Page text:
9) As Don said, check for penetrations not sealed to airflow from below, and any type of duct or vent not fully sealed, allowing moist air to accumulate in the attic - ditto to possible poorly or unsealed attic access door or hatch. Needs tight compression seal to stop airflow. This should have been done BEFORE the insulation was installed.

10) You say ridge vents were open, at least before insulation. So now blocked ? This is definitely your #1 issue to take care of, and could be a major part of your problem, along with the attic space not having access to the ridge vent if the troughts cover the bottom of it over. That should NEVER be blocked unless replaced with equally as good ventilation, which is very hard to achieve and requires a continuously running special ventilation system.

11) You say - If we do use foam from above, what would be the process? How can we prevent it from getting in between the T&G ceiling. Does this mean you have no drywall OR vapor barrier above the T&G - WHOA. This is going to cause all kind of airflow and moisture getting into the attic - if that is the case, guess what - T&G comes down and job gets done right - vapor barrier, drywall, T&G. T&G, even if caulked and painted or stained, is still going to let a LOT of air and moisture through, ruining your attic situation.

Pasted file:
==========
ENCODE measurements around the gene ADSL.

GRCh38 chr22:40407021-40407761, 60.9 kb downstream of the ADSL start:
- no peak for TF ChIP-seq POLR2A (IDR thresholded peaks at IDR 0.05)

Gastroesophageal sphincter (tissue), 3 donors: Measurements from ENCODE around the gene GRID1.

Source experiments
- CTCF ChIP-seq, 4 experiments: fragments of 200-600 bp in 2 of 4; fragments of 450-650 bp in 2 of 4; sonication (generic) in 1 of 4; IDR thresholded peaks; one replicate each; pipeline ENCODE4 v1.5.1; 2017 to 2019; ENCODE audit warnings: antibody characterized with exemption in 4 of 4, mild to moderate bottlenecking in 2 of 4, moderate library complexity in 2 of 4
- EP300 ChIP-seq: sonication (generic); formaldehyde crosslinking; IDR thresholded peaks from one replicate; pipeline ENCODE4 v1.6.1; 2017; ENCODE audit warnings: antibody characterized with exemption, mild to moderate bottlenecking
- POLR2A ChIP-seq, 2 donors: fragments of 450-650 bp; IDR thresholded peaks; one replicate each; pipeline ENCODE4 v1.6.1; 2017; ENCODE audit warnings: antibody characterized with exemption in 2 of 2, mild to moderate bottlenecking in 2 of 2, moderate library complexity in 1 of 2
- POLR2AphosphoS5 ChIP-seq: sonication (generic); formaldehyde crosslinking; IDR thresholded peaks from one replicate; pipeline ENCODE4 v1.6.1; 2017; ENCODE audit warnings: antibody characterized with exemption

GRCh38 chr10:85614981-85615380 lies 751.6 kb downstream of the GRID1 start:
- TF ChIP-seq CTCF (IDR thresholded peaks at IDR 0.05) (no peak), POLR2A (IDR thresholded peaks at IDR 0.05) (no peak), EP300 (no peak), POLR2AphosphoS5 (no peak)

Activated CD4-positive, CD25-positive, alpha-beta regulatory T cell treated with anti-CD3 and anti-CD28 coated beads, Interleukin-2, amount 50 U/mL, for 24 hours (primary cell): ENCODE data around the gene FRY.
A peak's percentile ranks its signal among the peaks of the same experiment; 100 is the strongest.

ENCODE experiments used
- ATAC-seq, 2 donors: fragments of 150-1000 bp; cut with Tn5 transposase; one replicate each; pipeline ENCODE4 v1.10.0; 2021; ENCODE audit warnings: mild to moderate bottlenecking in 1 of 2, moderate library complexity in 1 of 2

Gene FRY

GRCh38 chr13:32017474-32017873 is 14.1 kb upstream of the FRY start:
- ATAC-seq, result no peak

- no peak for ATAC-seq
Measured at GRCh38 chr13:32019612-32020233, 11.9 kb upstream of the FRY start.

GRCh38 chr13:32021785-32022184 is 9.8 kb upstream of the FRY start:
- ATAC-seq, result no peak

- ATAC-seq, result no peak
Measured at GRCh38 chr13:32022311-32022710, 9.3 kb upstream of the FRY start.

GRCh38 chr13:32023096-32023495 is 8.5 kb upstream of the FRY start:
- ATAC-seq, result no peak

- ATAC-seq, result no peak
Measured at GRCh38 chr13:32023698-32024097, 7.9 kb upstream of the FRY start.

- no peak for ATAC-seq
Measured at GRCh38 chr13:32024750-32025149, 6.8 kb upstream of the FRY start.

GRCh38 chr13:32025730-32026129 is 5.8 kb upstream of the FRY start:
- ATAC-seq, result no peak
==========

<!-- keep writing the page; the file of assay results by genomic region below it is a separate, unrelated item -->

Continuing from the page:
12) You also say - "Would we fill the whole rafter bay with foam? How do we insure there is no gap between the foam and the roof sheathing or is that what we want? If we use foam, I assume we do away with the ridge and soffit vents." Answer - NO, NO, and NO. If you fill the rafter bay with foam, not only will your sheathing rot when moisture gets into it and cannot escape, but your ventilation airflow is eliminated. Bad idea. And you do not want to eliminate your eave and soffit and ridge venting either. If you were going to do that, then your only viable alternative would be to block off ALL air openings to the attic, remove the T&G to expose the rafters, condition the entire attic, and have an exposed rafter ceiling (which would get mighty cold in the winter and hot in summer). That is why this type ceiling is only properly done in mild, Mediterranean type climates like California and some low elevation mountain areas in the southeast and southwest.